Kristyn Brady and Geoff Mullin of the Theodore Roosevelt Conservation Partnership were with us, and Brady had never hooked a bluefish, so we ran around the rip off Shagwong Point where schools of 5- to 12-pound blues were going ballistic. We’d connected steel leaders and latched on topwater poppers to the spinning outfits when Mcmurray pointed Brady to cast toward a roiling area where bluefish schools were blowing up bait. Her popper was immediately shellacked by a 10-pound blue, with three others following the hooked fish boat-side. “You can catch them on nearly every cast with that popper,” Mcmurray said. That was no exaggeration as both Brady and Mullin pulled one chopper after another. “If we don’t see them busting the surface, metal jigs like the Ava 007 or Deadly Dicks usually get hit on blind casts.”
Shortly after, we witnessed surf-casters launching 3-ounce Polaris poppers around submerged rocks suddenly button up with 15-pound-class stripers. Mcmurray noticed their poppers were rigged with anchovy-size 3/0 bucktail teasers, which seemed to be getting the attention of the bass. Surf-casters often use the heavy poppers, not necessarily because the bass will hit them, but to get that smaller teaser out far enough to reach the feeding zone.
“You can blind-cast for stripers around the boulders off Shagwong. They hang tight to the boulders to ambush bait,” Mcmurray explained. “Bay anchovies are the predominant bait around here, and when they move in, striper fishing goes off. Those poppers trigger reaction strikes from the bass, but we frequently fly-cast with Surf Candies and Clousers to mimic the small stuff for better success.” Mullin proved that point when he later hooked a 26-inch linesider by stripping a Surf Candy in long, sweeping pulls.
Mcmurray also says the rip really turns on for stripers as it gets into September and October. Menhaden schools are plentiful by then, so you can catch trophies on larger stuff like Bomber plugs, and some have success dropping diamond jigs to the bottom in 20 to 40 feet of water and sweeping them through the rips.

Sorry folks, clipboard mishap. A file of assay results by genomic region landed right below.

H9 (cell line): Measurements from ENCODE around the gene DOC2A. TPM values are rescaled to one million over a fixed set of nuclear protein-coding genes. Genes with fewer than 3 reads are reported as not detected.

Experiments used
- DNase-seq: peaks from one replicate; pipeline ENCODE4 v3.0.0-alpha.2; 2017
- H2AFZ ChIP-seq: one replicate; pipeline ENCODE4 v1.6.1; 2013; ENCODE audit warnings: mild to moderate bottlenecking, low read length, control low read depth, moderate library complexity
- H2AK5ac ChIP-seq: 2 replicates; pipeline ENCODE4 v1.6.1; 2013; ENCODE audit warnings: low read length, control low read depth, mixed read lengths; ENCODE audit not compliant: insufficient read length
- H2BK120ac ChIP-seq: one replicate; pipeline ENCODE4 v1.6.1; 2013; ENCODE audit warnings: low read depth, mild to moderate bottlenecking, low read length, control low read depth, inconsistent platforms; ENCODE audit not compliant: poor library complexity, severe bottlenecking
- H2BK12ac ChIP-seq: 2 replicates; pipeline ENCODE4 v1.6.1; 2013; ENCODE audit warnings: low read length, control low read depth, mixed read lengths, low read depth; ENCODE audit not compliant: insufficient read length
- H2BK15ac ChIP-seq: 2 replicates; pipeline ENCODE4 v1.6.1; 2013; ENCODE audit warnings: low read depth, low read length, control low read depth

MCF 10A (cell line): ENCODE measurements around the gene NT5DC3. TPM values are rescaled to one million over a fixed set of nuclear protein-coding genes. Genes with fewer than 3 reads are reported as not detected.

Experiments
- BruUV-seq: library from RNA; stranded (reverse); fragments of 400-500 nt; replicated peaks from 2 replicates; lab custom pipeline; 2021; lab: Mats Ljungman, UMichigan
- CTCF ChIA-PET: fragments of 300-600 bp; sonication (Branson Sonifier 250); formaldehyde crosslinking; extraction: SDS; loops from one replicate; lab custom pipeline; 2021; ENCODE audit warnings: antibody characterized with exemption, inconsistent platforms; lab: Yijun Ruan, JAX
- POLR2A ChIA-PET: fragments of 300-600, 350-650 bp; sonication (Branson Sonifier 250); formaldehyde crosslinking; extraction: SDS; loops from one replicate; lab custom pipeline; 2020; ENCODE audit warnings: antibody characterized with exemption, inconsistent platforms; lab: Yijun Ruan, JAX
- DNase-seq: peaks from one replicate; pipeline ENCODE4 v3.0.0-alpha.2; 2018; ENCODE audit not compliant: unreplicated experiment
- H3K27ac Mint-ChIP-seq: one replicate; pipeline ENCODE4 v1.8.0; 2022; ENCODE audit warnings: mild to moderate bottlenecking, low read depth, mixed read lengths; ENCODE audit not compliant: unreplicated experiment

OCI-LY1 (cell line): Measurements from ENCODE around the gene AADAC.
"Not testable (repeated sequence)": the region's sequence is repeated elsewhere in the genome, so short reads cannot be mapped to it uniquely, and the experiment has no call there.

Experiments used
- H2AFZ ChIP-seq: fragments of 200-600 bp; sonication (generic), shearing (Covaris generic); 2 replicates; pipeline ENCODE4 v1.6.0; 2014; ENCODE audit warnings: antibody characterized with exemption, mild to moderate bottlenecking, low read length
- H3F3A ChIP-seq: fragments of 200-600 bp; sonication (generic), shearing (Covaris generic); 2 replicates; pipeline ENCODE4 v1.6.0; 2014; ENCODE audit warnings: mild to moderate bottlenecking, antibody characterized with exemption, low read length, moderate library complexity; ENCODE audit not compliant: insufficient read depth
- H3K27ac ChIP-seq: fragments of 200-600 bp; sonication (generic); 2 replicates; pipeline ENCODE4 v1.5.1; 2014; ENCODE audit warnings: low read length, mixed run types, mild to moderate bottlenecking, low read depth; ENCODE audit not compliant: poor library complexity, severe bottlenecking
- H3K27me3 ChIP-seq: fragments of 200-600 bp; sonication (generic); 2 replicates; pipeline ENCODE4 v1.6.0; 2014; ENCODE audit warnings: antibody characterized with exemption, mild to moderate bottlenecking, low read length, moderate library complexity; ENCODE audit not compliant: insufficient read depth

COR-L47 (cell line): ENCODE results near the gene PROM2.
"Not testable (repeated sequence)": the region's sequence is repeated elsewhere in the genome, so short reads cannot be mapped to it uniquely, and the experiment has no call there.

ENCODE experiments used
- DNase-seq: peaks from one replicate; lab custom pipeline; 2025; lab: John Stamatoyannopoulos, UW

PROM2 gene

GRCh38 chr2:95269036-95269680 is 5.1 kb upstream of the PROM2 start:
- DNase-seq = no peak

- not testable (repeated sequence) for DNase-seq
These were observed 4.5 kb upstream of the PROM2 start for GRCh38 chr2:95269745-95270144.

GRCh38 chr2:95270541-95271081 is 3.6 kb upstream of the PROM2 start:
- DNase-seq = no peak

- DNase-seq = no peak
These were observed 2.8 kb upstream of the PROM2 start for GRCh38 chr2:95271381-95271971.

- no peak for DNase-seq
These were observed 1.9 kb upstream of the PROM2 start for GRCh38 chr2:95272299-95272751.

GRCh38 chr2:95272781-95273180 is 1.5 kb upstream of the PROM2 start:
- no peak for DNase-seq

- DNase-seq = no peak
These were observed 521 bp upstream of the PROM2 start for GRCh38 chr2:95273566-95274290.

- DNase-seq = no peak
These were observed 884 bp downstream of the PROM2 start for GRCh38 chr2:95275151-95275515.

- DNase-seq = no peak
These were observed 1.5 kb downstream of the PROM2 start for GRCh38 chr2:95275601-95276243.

The next day, Mullin and I fished with Capt. Ted
Williams, who tucked back into the cove at Fort Pond to chase breaking albie schools corralling anchovies in the back pocket. The wind was blowing 25 to 30 knots out of the north, less than desirable for fly-casting, so I punched a Gomoku jig through the wind and was rewarded with a zippy 6-pound little tunny. But Mullin was hellbent on fly-fishing, so Williams ran to the other side of the Bluffs to get out of the wind.
Behind the cliffs off the south side of Turtle Cove, glassy conditions with a large groundswell allowed us to blind-cast Albie Whore flies effortlessly, and eventually an albie came up and gulped one. As I settled in to fight the fish, I turned just in time to see Mullin hook up another red-hot albie. Fast and furious action followed as little tunny invaded the area. “Put the fly 20 yards in front of the school and let it sink for a three-count before you strip,” Williams said. “And remember, albies are visual strikers; they want a fast presentation.”
Albies were breaching all around us, casts were going everywhere, and most were yielding hookups. But the sun was about to start setting, and Williams blurted out, “Let’s get to the inlet. They’ve been crushing bait there at sundown.” Sure enough, the inlet was nothing but crashes and splashes. Mullin and I played catchand-release with albies while trying, albeit unsuccessfully, to avoid the 5- to 10-pound chopper blues mixed with the little tunny, adding to the excitement. When darkness finally fell, the albies went ghost, but not before we got our kicks, pulling on over a dozen more speedsters.
On the way back in, I could barely see Mullin’s face when he said, “Well, I landed bass, blues and albies on the fly rod. I think that’s mission accomplished.” After a silent tally of my own, I agreed wholeheartedly, convinced that Montauk’s reputation is indeed well-deserved.
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Renowned Hot Spots Montauk's surrounding waters consistently reward anglers with fast action, and over the years, the spots shown on the map have gained notoriety for producing great numbers of fish and trophy specimens.